The fuselage, or main body, of the plane is believed to have been found by a ship scanning for wreckage northeast of where the tail section was previously discovered, said Supriyadi, an operations coordinator at Indonesia's national search and rescue agency who goes by only one name.
But he said he hasn't seen the full report on the reported discovery yet -- and it hasn't been confirmed so far by the head of the search and rescue agency.
The discovery of the fuselage would be a significant development as officials have suggested that many of the bodies of those on board the plane are likely to be found with it.
Forty-eight bodies have so far been recovered from the sea, some of them still strapped into seats. But more than 100 remain missing.
The overwhelming majority of the people on Flight QZ8501 were Indonesian. There were also citizens of Britain, France, Malaysia, Singapore and South Korea.
Black boxes contain the what and the why
On Tuesday, divers retrieved the cockpit voice recorder, which is designed to retain all sounds on a plane's flight deck.
The device is expected to help investigators understand what went wrong aboard Flight QZ8501, which went down in the Java Sea last month with 162 people aboard as it was headed toward Singapore from the Indonesian city of Surabaya.
On Monday, searchers recovered the plane's other key information source, the flight data recorder
, which stores a vast amount of information about the aircraft's performance, including air speed and cabin pressure.
The flight data recorder tells investigators what happened on a plane, but the cockpit voice recorder tells them why, said Mardjono Siswosuwarno, a senior official at Indonesia's National Transportation Safety Committee, which is leading the investigation into the disaster.
"The why is mostly in there," he said of the voice recorder, which captures conversations between pilots as well as other sounds in the cockpit.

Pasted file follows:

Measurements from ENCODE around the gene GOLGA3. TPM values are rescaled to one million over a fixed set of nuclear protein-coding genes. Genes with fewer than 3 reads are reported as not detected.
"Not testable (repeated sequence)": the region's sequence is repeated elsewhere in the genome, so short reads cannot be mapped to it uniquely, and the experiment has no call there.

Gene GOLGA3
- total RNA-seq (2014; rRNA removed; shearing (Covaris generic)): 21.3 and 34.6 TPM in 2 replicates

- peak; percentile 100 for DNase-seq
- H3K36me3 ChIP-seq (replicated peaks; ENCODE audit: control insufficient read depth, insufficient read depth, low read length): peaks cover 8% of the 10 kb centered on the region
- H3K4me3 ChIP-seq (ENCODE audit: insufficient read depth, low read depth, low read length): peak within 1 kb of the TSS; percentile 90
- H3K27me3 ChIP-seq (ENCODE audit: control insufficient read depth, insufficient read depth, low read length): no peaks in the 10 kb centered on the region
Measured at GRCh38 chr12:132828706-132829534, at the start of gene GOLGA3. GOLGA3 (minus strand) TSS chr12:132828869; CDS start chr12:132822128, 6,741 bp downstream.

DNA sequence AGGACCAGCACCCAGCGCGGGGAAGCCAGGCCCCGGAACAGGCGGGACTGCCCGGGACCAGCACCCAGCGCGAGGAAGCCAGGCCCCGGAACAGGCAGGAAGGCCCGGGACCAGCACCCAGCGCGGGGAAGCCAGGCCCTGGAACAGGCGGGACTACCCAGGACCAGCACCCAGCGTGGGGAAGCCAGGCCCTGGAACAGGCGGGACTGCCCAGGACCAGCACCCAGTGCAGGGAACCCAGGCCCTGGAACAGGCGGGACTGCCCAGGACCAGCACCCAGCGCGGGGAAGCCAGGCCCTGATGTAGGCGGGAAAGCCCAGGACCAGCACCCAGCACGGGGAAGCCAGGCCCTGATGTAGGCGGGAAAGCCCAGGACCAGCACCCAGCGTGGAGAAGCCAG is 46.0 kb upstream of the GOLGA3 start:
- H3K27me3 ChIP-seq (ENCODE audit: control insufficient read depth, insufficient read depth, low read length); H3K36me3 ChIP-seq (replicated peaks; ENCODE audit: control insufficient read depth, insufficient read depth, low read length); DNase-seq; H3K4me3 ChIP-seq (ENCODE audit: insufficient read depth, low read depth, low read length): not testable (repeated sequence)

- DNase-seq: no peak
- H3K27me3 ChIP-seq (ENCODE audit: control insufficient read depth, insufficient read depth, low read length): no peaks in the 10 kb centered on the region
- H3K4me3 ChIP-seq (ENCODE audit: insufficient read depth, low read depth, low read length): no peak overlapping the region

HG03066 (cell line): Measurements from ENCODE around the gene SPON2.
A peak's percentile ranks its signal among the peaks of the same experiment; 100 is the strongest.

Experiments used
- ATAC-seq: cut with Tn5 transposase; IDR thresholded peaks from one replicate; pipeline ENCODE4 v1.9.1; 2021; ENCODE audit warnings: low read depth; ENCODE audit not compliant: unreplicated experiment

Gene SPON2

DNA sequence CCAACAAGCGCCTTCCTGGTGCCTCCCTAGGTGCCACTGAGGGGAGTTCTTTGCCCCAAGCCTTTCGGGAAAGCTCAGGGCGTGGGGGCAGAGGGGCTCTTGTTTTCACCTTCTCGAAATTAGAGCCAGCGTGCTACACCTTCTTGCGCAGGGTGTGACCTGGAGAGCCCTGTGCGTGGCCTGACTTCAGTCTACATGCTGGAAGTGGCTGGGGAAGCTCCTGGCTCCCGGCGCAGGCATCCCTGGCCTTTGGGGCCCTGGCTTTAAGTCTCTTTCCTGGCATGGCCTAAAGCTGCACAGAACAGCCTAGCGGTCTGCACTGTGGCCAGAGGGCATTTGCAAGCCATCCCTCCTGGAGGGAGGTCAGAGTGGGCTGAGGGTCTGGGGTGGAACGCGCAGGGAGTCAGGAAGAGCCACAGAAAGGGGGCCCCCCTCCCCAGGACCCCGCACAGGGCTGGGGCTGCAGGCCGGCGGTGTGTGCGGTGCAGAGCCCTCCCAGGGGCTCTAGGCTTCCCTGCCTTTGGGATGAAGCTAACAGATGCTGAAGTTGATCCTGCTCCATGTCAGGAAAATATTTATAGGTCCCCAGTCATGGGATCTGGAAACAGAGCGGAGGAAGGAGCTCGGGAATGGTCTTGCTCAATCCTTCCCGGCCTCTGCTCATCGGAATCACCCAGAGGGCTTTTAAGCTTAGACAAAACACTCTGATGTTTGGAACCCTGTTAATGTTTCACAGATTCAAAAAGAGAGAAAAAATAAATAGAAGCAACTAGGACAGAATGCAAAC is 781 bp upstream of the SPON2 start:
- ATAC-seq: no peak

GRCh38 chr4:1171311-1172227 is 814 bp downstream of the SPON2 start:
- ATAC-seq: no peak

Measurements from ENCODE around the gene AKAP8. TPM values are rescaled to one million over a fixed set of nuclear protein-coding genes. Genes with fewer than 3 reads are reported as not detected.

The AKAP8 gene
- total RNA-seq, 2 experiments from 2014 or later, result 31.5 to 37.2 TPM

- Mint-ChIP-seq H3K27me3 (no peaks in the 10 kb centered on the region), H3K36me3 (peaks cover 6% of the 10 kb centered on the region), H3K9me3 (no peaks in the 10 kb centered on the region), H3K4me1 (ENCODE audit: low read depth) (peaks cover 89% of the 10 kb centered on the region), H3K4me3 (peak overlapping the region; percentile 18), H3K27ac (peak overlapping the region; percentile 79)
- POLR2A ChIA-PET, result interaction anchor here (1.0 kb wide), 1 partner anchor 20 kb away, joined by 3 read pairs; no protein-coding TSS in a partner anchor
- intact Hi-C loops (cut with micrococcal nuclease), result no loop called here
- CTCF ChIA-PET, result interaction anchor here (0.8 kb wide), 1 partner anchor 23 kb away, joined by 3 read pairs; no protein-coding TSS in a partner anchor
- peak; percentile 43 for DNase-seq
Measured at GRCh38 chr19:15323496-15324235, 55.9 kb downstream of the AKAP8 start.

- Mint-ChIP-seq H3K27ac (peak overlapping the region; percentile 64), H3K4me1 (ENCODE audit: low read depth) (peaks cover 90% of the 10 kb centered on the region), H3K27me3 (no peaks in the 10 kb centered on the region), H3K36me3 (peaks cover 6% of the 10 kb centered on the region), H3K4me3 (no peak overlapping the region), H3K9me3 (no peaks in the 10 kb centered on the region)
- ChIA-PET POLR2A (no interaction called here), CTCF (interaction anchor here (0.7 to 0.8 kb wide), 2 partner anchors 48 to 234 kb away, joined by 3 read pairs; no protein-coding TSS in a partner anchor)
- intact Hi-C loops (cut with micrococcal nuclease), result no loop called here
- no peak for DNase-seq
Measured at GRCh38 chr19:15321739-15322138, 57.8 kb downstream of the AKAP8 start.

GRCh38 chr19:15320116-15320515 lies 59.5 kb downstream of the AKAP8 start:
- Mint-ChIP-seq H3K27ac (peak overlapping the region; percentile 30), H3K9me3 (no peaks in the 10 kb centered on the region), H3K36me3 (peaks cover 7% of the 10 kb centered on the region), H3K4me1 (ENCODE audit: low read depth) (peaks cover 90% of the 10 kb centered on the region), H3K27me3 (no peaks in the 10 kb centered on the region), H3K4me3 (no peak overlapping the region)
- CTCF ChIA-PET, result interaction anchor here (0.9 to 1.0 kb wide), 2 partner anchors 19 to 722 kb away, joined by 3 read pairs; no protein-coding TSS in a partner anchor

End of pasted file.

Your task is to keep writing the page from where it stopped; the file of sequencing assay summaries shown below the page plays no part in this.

Analysis of data to take months
The two flight recorders have been taken to a lab in Jakarta, the Indonesian capital, for analysis.
Investigators say they have successfully downloaded the contents of both devices. But Mardjono cautioned that interpreting the information requires much more time.
After the download, investigators should have "a pretty good idea within a couple of days" of what happened aboard the plane, Mary Schiavo, a former inspector general of the U.S. Department of Transportation, said this week.
The flight data recorder usually contains hundreds of parameters and thousands of data points, she said, that look a bit like an electrocardiogram when they're printed.
Mardjono said he expected a preliminary report to be released within a month of the crash, which happened December 28.
But it's unclear how much information the initial document will contain beyond what's already been made public. The final report containing investigators' full conclusions will take months, Mardjono said.
The agency's final report into Adam Air Flight 574 -- which crashed in Indonesian waters on New Year's Day 2007, killing all 102 people on board -- came out more than a year after that disaster.
Mardjono said the AirAsia plane's flight data recorder was in good condition after being pulled out of the water from under the debris of a wing Monday.
Did plane break apart on impact?
The recovery of the flight recorders took place after the plane's tail was lifted from the waves Saturday.
Observers have suggested that the locations of the different parts of debris indicate the plane broke apart when it hit the water, not when it was still at a high altitude.
Supriyadi, the Indonesian search official, said Monday that the debris patterns suggest the aircraft "exploded" on impact.
But the country's transportation investigators said it was premature to say what had happened, and one expert questioned the search official's choice of words.
"The word 'exploded' I think maybe loses a little bit in translation," said David Soucie, a former Federal Aviation Administration safety inspector. "I think really what he's meaning is a rupture from the impact itself.
"As with any hollow object hitting something very hard, the pressure differential between the outside and the inside is very significant, and it'll actually tear apart the aircraft on the top," Soucie said. "That may be what he's referring to."